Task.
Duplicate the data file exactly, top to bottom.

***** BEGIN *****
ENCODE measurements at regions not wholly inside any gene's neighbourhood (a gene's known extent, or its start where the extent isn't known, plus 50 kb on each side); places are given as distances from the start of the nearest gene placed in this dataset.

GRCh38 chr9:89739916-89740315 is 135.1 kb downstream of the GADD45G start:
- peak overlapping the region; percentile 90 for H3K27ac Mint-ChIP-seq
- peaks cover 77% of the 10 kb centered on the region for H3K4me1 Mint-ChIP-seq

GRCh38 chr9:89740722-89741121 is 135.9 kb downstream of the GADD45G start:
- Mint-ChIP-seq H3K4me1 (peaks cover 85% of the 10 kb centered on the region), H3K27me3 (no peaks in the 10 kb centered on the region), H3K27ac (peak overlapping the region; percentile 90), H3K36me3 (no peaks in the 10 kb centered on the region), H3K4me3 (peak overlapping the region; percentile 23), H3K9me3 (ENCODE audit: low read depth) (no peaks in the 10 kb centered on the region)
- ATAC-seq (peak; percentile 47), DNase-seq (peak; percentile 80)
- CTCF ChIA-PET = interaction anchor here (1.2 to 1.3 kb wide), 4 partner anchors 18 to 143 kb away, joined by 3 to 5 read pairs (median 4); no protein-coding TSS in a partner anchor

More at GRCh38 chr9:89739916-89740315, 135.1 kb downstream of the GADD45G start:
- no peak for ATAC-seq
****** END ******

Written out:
ENCODE measurements at regions not wholly inside any gene's neighbourhood (a gene's known extent, or its start where the extent isn't known, plus 50 kb on each side); places are given as distances from the start of the nearest gene placed in this dataset.

GRCh38 chr9:89739916-89740315 is 135.1 kb downstream of the GADD45G start:
- peak overlapping the region; percentile 90 for H3K27ac Mint-ChIP-seq
- peaks cover 77% of the 10 kb centered on the region for H3K4me1 Mint-ChIP-seq

GRCh38 chr9:89740722-89741121 is 135.9 kb downstream of the GADD45G start:
- Mint-ChIP-seq H3K4me1 (peaks cover 85% of the 10 kb centered on the region), H3K27me3 (no peaks in the 10 kb centered on the region), H3K27ac (peak overlapping the region; percentile 90), H3K36me3 (no peaks in the 10 kb centered on the region), H3K4me3 (peak overlapping the region; percentile 23), H3K9me3 (ENCODE audit: low read depth) (no peaks in the 10 kb centered on the region)
- ATAC-seq (peak; percentile 47), DNase-seq (peak; percentile 80)
- CTCF ChIA-PET = interaction anchor here (1.2 to 1.3 kb wide), 4 partner anchors 18 to 143 kb away, joined by 3 to 5 read pairs (median 4); no protein-coding TSS in a partner anchor

More at GRCh38 chr9:89739916-89740315, 135.1 kb downstream of the GADD45G start:
- no peak for ATAC-seq